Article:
As for issues... (What? It wouldn't be a correct forum post without issue...)

The low number of native libraries is not ideal. Yes, I can use a C library or port it from another language but I've generally got less than two days to work on a project. Any time spent on this is time not spent on actually solving the problem.

For the same reason I am a huge advocate of battery-included stdlib. I know many are of the opinion of moving as much as possible from Phobos into dub.  For me any library that isn't in dub is one more library I have to evaluate, try, keep track of when they update. It's lost time. Huge projects can have a mindset of "we'll manage our own version anyway" but my projects are written in a few days and are useful a week or two at most. So go Phobos, go! We also need lots of libraries but that is the kind of things that is built upon a strong standard library, not at its expense.

Then there's the omnipresent negativity of a huge chunk of the community...  it's rough. I used to read the forums daily until I noticed that it stressed me a lot, made me feel angry and sad and that it wasn't the place I wanted to be. Now I mostly keep an eye on Announce. I have no idea how this can be fixed though so I'll leave it at that. I completely assume the irony of posting this here.

All in all I've tried hard to find a better language than D for my work, but its design choices make it a really good fit for my purpose. The main reason why I still use lots of Python is because of its library support and because I can expect my coworkers and clients to be able to run it without issue or hour-long explainations. I hope it stays that way even though I understand why most trends I see on the forum target more "industrial" users (by which I mean working on month or year-long software development projects in a professionnal setting). I have no expectations from that post, but I wonder how many others use D everyday at work in a similar fashion.
June 29
On Monday, 29 June 2020 at 09:09:14 UTC, Cym13 wrote:
> The original "Phobos is cool" thread encouraged me to share my experience.
>
> [...]

Thank you for sharing, that's refreshing!

June 29
On Monday, 29 June 2020 at 09:09:14 UTC, Cym13 wrote:
> The original "Phobos is cool" thread encouraged me to share my experience.

Happy to read this.

I love phobos, and think it should grow and include more stuff.

What libs are you missing?

June 29
On Monday, 29 June 2020 at 09:09:14 UTC, Cym13 wrote:
> I'm a security consultant. My job is to find security issues and exploit them. I'm sure most of you know about pentesters yet my job goes a bit beyond common penetration testing. I review websites and networks but also attack electronic devices, perform malware analysis, source code review, cryptographic review, human manipulation, lockpicking... Anything goes.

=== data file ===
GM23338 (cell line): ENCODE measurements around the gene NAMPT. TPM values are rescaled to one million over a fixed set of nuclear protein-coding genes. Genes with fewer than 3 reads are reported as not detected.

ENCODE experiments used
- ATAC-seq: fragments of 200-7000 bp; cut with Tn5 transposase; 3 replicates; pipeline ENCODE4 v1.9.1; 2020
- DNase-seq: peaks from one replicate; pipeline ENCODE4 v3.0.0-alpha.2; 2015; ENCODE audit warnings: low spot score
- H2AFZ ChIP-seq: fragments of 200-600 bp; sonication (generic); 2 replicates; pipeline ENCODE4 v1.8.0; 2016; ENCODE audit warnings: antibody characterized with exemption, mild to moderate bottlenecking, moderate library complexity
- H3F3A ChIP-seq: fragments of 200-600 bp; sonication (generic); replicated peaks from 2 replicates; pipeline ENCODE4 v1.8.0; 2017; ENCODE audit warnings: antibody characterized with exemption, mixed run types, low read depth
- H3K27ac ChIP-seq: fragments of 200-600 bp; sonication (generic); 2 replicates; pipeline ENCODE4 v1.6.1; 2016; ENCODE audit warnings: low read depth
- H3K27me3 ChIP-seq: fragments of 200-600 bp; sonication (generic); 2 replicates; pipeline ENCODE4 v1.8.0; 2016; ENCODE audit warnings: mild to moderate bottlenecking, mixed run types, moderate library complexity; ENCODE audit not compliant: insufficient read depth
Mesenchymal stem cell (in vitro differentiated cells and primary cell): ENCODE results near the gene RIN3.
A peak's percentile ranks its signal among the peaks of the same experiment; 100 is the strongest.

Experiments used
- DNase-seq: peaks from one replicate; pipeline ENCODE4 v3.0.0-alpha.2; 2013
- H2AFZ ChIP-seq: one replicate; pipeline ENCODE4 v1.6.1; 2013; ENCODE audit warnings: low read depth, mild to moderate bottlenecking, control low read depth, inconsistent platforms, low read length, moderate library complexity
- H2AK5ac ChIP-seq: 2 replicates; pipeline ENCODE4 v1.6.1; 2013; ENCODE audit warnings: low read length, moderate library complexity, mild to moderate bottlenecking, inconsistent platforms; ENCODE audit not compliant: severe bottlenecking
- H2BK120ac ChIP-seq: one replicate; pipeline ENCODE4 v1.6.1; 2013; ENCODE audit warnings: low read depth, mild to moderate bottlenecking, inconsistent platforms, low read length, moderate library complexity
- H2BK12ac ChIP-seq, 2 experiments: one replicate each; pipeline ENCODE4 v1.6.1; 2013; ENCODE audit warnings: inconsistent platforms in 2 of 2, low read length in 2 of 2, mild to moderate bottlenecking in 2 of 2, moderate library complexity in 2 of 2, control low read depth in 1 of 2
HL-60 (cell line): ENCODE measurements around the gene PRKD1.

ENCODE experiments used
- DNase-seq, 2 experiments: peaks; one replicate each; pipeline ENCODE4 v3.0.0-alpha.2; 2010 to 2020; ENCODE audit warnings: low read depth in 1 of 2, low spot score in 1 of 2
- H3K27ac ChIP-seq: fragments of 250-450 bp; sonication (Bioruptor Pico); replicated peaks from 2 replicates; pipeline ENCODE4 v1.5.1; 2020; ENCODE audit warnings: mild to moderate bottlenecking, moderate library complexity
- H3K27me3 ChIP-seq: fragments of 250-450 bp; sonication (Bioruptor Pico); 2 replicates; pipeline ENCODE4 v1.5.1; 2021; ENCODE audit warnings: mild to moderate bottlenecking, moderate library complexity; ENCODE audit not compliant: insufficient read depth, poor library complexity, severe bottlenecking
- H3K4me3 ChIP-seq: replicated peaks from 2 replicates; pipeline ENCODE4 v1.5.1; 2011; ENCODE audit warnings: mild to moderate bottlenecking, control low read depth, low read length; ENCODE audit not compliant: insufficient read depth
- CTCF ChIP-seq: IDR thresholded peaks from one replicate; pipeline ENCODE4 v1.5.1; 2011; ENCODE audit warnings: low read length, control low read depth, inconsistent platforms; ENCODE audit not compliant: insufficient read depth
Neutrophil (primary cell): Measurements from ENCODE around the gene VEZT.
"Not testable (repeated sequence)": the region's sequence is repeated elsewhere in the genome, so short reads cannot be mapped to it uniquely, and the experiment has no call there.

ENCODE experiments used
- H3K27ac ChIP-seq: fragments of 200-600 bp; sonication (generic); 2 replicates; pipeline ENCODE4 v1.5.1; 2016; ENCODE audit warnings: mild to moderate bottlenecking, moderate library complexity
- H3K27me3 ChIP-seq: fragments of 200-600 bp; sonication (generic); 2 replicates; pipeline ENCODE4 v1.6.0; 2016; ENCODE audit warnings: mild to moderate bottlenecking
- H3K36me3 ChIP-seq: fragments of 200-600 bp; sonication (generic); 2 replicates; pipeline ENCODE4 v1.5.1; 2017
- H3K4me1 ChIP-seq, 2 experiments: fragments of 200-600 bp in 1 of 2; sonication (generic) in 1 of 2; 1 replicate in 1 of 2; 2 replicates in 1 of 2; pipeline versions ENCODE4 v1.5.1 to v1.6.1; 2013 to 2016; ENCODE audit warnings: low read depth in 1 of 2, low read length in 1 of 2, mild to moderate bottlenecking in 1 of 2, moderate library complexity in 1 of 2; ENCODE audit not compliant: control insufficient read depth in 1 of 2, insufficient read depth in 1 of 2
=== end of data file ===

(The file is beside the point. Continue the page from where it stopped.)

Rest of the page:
Super interesting thanks!
June 29
On Monday, 29 June 2020 at 09:09:14 UTC, Cym13 wrote:
> The original "Phobos is cool" thread encouraged me to share my experience.
>
> [...]

Interesting and thank you for it. This could be a nice blog post, imho.
June 29
On Monday, 29 June 2020 at 09:09:14 UTC, Cym13 wrote:
> I'm a security consultant. My job is to find security issues and exploit them. I'm sure most of you know about pentesters yet my job goes a bit beyond common penetration testing. I review websites and networks but also attack electronic devices, perform malware analysis, source code review, cryptographic review, human manipulation, lockpicking... Anything goes.

It would be cool to see a blog post about this.

Matheus.
June 29
On Monday, 29 June 2020 at 11:18:03 UTC, Guillaume Piolat wrote:
> On Monday, 29 June 2020 at 09:09:14 UTC, Cym13 wrote:
>> I'm a security consultant. My job is to find security issues and exploit them. I'm sure most of you know about pentesters yet my job goes a bit beyond common penetration testing. I review websites and networks but also attack electronic devices, perform malware analysis, source code review, cryptographic review, human manipulation, lockpicking... Anything goes.
>
>
> Super interesting thanks!

I'll bite:

I've been defending:
   - unsafe by default,
   - throw by default,
   - impure by default,
   - mutable by default

for years. To me those defaults are the right ones, and it warms me up that, as it seems, your D usage would be made _almost impossible_ if the permissive default changed to a strict one.

I've been in a similar situation where you have to create an internal tool as fast as possible because of limited political support, and all those features  - that are completely rational and acceptable in the right context - may reveal a liability in the trenches.

So I hope people will keep the important use cases of _bad programs_, may I say in mind when improving D.
June 29
On Monday, 29 June 2020 at 12:18:02 UTC, Guillaume Piolat wrote:
>
> I'll bite:
>
> I've been defending:
>    - unsafe by default,
>    - throw by default,
>    - impure by default,
>    - mutable by default
>
> for years. To me those defaults are the right ones, and it warms me up that, as it seems, your D usage would be made _almost impossible_ if the permissive default changed to a strict one.
>
> I've been in a similar situation where you have to create an internal tool as fast as possible because of limited political support, and all those features  - that are completely rational and acceptable in the right context - may reveal a liability in the trenches.
>
> So I hope people will keep the important use cases of _bad programs_, may I say in mind when improving D.